Some people may think of Delainee Antoine-Tootoosis as the kind of “influencer” who is paid to endorse products, but her social media platform goes far beyond that. Knowing the impact her voice has on her followers, she is working hard at reclaiming the word influencer and creating her own definition.
“You have an influence on people. Why not influence them to be better, to do better, to care more, and to help each other.”
As a self-taught makeup artist, she understands the importance of patience, trusting the process, and believing in yourself. Her passion for makeup artistry led to another passion – inspiring others. She now uses her digital platform as a place to spread positivity, give hope, and provide awareness on important topics that aren’t always easy to talk about.
Delainee has always had an interest in learning more about the people who came before her. She dedicates time looking into her ancestors as she says it’s important to her that she learns about where she came from. Delainee hopes to pass this knowledge onto others one day.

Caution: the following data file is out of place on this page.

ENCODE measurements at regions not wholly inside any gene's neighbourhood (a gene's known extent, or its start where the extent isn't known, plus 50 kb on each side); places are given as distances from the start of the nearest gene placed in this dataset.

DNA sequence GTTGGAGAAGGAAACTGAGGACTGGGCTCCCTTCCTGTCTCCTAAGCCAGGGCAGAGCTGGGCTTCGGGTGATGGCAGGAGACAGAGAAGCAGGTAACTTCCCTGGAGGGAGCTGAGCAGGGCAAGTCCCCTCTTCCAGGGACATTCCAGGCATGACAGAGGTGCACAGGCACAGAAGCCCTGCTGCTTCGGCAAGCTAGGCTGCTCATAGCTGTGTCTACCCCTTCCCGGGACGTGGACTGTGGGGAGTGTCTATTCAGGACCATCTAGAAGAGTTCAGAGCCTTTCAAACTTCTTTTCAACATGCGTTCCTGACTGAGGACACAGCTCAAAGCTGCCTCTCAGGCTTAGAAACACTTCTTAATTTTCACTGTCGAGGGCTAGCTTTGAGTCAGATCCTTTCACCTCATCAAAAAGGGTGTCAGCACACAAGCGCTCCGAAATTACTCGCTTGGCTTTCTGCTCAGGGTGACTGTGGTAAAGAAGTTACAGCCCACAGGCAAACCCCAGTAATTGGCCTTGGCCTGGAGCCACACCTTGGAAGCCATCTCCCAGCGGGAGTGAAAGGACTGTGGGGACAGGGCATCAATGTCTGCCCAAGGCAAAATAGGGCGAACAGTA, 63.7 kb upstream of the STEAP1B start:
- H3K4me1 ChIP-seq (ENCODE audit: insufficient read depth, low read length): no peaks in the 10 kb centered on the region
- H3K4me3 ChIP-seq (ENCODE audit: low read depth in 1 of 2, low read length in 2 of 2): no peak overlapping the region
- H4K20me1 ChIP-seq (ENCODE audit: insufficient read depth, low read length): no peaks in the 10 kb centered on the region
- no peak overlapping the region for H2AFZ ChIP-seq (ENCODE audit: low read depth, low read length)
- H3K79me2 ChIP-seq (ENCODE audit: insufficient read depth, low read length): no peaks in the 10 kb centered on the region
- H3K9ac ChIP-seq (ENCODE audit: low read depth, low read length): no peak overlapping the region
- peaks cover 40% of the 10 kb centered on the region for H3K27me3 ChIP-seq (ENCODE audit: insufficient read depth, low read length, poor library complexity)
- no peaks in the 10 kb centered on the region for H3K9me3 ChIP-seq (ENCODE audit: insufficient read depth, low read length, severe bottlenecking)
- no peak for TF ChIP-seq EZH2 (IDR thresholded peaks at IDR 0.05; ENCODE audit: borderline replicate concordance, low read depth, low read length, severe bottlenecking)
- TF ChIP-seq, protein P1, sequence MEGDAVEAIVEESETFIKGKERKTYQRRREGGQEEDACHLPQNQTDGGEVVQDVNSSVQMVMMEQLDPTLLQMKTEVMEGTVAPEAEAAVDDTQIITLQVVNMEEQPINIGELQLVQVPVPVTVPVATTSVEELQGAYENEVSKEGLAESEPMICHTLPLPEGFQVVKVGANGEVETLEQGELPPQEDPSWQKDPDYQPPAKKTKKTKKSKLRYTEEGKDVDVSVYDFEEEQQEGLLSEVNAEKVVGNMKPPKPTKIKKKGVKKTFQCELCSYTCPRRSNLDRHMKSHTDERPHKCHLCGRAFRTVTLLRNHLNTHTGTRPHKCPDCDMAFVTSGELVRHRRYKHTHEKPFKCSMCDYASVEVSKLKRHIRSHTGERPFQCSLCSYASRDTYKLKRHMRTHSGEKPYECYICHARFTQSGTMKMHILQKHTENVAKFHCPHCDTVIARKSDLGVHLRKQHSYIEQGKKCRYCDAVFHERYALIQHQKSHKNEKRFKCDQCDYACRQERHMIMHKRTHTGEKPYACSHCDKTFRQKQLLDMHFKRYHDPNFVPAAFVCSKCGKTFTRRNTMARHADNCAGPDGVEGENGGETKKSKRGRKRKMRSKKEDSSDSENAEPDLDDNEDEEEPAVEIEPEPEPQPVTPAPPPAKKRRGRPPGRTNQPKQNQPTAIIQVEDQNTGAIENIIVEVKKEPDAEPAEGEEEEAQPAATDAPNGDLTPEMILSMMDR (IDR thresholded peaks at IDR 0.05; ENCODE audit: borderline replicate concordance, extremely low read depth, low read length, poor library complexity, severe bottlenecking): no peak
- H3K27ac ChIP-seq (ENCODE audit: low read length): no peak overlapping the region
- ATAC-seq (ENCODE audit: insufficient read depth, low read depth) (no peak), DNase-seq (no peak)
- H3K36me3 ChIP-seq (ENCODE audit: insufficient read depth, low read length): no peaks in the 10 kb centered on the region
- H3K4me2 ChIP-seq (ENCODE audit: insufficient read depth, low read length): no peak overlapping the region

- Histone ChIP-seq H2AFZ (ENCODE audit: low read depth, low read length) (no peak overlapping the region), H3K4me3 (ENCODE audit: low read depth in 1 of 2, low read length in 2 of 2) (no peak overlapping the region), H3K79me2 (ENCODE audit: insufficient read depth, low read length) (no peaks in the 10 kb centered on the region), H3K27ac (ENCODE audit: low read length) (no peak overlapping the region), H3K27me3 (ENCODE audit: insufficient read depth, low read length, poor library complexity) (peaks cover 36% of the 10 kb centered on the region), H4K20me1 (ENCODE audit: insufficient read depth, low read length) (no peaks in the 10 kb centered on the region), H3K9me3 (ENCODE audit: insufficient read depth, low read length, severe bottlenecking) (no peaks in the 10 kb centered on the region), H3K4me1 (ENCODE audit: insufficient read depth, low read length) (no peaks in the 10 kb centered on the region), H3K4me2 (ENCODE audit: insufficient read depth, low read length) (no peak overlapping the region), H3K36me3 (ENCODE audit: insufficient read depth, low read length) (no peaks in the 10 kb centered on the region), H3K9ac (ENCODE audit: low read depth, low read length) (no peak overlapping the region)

Working at the band office in Poundmaker Cree Nation allows her to be directly involved in the wellbeing of the people in her community. She is currently transitioning out of her role to a position that will allow her to get more involved with youth. “A lot of our youth feel lost. A lot of our youth don’t feel as connected to our culture. I just want to support them in any way I can,” Delainee says.
Outside of her main career, Delainee is involved in the Piyisiw Awasisuk Traditional Survival Camps. They run land-based camps for youth where they focus on mental health and wellness. They get the kids out on the land doing what their ancestors did in hopes of getting the children to reconnect with and revitalize the older ways of life.
“I have these different jobs and every year I just get closer to understanding more about the history and our people.”
Delainee prides herself on being an aunty and strives to be a positive role model in the lives of her nieces and nephews. “Growing up, you had your parents but you had your aunty. She was cool and she always accepted you and you looked up to her. That’s what I want to be. I want to be their aunty that shows them it’s okay to be yourself.”
Inspiring many to connect with their history, their culture, and themselves, Delainee’s story is one we are so very proud to share with you.
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